Overview of the Writing Process
In very simple terms, the writing process has three main stages: (1) Think, (2) Write, and (3) Polish. As you move through each stage, you take a number of specific steps to complete your written product, whatever it may be.
There is nothing “magical” about the stages or steps in the writing process. They simply follow a logical sequence of necessary events. One step flows into the next because it makes sense to do so.
On this page, you can examine examine the writing process as a whole so you see how each stage is connected.
Stage 1. Think
Before you can even start writing, you need a topic and a well defined idea. Without a clear idea, you may end up staring at a blank page to no avail. Perhaps worse, you may end up coming up with ideas as you write so that the beginning, middle, and end of your work do not seem to connect very well.
It makes sense that your first step is to think about ideas for writing. Spending some time generating ideas helps you come up with possible ideas you may want to develop into writing. Then you select your best idea thoughtfully.
You make sure your idea is not too narrow; otherwise, you will not have enough to write about. At the same time, you do not want a topic that is too broad; otherwise, it will be unmanageable—unless you writing a book! Essentially, spending some time at this stage ensures your idea is just right for your writing task.
Once you have a well defined idea, the next step is to plan what you want to say. You can write a formal outline or jot down how you plan to walk the reader through your thinking or rationale. This way, you create a roadmap before you start writing. This planning saves you time and headaches as it prevents you from getting lost in your ideas or from pursuing dead-end ideas during the actual writing.
Stage 2. Write
As you write each paragraph, you must follow your plan. Your paragraphs tells a story. Each paragraph must support your central point. Paragraphs must also be connected coherently so that you walk the reader through your rationale.
Your main goal is to write paragraphs that give your readers a clear picture of your ideas as they read your work. Whatever your mental picture is, it should be in your readers’ minds as faithfully as possible when they are finished reading your product.
The most common way (though not the only way) to organize your paragraphs into a coherent whole is to write an introduction, body paragraphs, and a conclusion. You write one or two introductory paragraphs to frame your ideas and introduce your central point (or your thesis); write body paragraphs to support your central point; and finally, write a concluding paragraph to bring the whole product into focus.
Depending on your product, you can use headings and, for longer products, even chapters to organize your ideas into parts that are more easily digestible for your readers.
Stage 3. Polish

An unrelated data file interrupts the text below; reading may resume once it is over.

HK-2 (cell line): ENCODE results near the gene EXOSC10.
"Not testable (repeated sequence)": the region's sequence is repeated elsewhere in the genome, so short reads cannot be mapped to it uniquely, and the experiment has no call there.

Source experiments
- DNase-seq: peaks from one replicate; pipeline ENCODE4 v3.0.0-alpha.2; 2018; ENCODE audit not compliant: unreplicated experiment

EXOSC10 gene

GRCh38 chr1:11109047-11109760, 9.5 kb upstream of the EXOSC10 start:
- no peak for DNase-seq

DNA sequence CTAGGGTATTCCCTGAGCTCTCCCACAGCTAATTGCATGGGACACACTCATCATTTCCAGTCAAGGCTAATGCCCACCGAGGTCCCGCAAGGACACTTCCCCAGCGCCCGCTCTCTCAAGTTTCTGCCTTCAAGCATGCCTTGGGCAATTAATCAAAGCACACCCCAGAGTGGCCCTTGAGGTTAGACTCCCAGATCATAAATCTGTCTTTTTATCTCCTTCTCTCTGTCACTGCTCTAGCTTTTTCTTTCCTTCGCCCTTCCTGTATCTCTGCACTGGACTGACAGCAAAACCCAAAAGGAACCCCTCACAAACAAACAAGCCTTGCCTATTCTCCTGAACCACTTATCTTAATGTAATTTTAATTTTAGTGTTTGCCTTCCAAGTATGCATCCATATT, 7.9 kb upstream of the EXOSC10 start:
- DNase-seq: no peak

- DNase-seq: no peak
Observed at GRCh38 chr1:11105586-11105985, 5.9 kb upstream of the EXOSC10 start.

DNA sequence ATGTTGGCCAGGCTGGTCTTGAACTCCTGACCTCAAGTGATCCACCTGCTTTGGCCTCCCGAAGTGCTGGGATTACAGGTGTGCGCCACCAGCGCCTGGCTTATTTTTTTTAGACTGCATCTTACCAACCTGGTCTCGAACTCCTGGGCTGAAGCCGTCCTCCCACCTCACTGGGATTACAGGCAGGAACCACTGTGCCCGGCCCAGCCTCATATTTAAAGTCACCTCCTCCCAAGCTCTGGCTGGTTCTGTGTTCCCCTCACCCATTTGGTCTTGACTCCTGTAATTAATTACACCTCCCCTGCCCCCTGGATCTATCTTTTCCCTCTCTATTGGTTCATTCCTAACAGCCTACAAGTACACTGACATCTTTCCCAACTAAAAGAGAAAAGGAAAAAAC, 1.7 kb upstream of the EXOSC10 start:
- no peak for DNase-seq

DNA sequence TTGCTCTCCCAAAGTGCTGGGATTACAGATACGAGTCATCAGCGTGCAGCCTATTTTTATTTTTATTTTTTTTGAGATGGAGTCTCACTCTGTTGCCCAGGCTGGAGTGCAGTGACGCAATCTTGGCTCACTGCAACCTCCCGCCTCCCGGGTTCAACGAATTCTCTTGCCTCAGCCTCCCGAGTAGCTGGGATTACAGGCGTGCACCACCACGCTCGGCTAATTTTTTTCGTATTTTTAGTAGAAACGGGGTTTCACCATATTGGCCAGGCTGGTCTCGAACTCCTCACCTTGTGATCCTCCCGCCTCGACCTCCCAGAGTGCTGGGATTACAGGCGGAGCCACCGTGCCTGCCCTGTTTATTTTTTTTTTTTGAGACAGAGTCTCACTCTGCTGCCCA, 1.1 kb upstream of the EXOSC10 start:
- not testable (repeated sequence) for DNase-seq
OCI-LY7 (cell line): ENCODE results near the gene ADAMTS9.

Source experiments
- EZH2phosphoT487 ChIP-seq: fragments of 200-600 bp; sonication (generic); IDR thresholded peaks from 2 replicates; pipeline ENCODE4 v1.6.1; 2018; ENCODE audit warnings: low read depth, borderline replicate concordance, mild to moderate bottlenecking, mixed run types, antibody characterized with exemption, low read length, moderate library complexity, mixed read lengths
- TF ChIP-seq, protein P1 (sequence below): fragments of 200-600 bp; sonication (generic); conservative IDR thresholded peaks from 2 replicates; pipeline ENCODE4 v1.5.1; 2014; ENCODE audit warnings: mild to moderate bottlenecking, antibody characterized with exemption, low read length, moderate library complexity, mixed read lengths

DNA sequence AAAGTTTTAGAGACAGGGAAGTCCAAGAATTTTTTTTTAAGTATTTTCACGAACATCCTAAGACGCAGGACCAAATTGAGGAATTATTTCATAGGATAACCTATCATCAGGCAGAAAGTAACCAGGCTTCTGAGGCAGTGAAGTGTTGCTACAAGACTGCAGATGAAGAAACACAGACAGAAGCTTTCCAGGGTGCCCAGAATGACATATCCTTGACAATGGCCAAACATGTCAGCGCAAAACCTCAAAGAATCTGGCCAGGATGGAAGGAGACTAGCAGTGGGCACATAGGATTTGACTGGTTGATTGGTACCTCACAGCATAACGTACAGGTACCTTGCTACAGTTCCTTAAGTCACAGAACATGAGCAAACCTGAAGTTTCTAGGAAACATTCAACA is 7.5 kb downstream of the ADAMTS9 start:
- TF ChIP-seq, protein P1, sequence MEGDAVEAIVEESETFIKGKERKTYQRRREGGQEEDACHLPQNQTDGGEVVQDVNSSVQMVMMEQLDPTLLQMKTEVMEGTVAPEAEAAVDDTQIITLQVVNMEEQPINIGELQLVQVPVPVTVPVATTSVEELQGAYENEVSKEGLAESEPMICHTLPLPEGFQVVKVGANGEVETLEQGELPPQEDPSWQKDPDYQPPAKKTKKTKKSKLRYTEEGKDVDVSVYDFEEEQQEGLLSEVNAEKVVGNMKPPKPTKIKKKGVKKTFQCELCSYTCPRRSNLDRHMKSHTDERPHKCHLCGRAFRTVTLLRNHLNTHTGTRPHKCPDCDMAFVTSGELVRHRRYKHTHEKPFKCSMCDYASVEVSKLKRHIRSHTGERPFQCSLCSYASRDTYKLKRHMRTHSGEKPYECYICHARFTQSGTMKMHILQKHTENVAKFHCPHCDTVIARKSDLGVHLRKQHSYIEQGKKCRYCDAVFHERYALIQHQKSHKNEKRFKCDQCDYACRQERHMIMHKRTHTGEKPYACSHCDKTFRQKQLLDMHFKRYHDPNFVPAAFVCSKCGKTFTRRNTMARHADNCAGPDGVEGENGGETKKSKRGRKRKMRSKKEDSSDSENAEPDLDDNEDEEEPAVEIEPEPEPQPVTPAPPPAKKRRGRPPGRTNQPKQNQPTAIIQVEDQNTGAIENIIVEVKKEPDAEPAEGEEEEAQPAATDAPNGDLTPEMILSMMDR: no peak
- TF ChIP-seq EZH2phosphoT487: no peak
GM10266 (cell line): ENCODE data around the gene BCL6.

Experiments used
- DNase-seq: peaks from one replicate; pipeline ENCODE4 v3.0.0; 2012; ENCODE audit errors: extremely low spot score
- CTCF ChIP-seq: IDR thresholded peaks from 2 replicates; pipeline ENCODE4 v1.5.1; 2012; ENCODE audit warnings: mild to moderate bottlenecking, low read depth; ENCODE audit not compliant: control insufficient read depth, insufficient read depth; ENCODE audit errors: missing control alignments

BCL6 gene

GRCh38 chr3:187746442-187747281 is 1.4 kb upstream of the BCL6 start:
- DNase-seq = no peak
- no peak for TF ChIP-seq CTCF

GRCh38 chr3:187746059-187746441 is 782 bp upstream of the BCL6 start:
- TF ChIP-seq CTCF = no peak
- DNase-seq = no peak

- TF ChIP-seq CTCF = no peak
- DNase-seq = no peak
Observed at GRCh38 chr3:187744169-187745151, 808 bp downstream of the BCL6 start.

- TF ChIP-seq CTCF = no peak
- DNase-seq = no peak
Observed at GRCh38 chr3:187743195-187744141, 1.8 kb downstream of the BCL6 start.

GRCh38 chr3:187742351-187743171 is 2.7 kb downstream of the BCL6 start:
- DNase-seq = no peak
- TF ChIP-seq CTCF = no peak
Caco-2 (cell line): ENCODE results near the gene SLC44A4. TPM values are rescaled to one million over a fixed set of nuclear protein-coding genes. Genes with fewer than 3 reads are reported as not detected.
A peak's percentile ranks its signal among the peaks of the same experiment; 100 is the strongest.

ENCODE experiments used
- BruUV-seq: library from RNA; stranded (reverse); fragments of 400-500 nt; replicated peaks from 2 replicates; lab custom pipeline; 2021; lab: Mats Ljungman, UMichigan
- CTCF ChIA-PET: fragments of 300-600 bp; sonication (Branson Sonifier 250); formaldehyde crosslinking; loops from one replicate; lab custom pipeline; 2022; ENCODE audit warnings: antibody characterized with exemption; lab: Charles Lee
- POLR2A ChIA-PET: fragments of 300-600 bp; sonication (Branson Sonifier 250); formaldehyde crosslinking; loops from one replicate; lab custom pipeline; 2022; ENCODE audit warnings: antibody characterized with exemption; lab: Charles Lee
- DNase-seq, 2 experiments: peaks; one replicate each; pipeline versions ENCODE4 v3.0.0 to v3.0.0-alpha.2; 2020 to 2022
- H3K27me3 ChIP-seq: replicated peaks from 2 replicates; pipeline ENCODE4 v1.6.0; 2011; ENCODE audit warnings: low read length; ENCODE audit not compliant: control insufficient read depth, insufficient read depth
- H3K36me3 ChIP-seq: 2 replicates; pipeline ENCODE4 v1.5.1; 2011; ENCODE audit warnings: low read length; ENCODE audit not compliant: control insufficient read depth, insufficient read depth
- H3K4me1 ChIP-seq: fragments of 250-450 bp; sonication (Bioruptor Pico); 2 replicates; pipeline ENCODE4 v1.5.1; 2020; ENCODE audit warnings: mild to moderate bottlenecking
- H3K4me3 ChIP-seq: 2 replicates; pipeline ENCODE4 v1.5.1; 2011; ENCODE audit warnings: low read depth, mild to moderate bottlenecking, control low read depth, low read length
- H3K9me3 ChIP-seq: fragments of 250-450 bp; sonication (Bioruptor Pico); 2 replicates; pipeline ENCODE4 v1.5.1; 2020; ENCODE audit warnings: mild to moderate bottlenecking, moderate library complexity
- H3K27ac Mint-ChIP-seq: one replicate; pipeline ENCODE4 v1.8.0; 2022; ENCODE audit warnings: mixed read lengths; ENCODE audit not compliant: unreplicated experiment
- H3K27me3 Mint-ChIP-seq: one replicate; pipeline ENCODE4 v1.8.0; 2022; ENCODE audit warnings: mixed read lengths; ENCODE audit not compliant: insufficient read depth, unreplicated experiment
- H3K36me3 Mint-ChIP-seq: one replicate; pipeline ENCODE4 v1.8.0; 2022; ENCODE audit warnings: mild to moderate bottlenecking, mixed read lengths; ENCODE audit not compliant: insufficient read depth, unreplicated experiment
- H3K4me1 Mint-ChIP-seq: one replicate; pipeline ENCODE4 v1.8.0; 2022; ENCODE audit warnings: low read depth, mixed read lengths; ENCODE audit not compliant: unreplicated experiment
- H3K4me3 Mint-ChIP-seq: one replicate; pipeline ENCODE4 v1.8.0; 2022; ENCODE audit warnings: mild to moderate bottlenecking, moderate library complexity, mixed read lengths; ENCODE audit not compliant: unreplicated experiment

Once you complete your draft, you can always find ways to improve it. First, you edit your work by focusing on its substance; that is, you improve your ideas, making sure they are clear to your readers. The reader should be at the center of the process, that is, you must ensure that your readers will be able to understand your ideas when they read your product.
Next, you edit your draft, focusing on the mechanics of writing, grammar, and style. The goal is to ensure that, depending on the product, you use proper grammar, punctuation, sentence structure, and word choice.
Finally, you add any final touches to your work. It is important to check your work for other minor details such as how you layout and format your document. Depending on the publisher, you must follow specific formatting and citation guidelines.
If you are writing your own blog or newsletter, you have much flexibility there. If you are completing a college essay, you must follow a predetermined formatting style.
Why Not Just Jump Right into Writing?
To an inexperienced writer, following the writing process as outlined above may seem like a great deal of stages and steps. Nonetheless, keep in mind that writing is a process, and processes take time. When you engage in the writing process, you work through your writing purposefully and methodically, so you end up saving time. “Jumping right into it” haphazardly usually leads to getting lost in the process. You make mistakes, lose track of your ideas and become incoherent, find yourself rewriting paragraphs, and so on.
Not following the writing process, you may end up with a good product in the end, but at a much greater cost than you would by following logical stages. After years of practice, you may end up coming up with this process anyhow because it just makes sense. You can save yourself years of frustration by following a process that others have already figured out the hard way.
Whether you are writing a short email or blog post or a longer article or college essay, the the idea of creating a written product can be intimidating. Sometimes you do not even know how to get started. By following the writing process, however, you know what you need to do from start to finish.
The writing process breaks the complex task of writing down into more manageable tasks. As you move through the steps, you know what you need to do. The choice is between diving into the water knowing what you need to do or belly flopping.
Up Next: Stage 1. Step 1. Generating ideas
Continue the lesson to learn about the first stage in the writing process.
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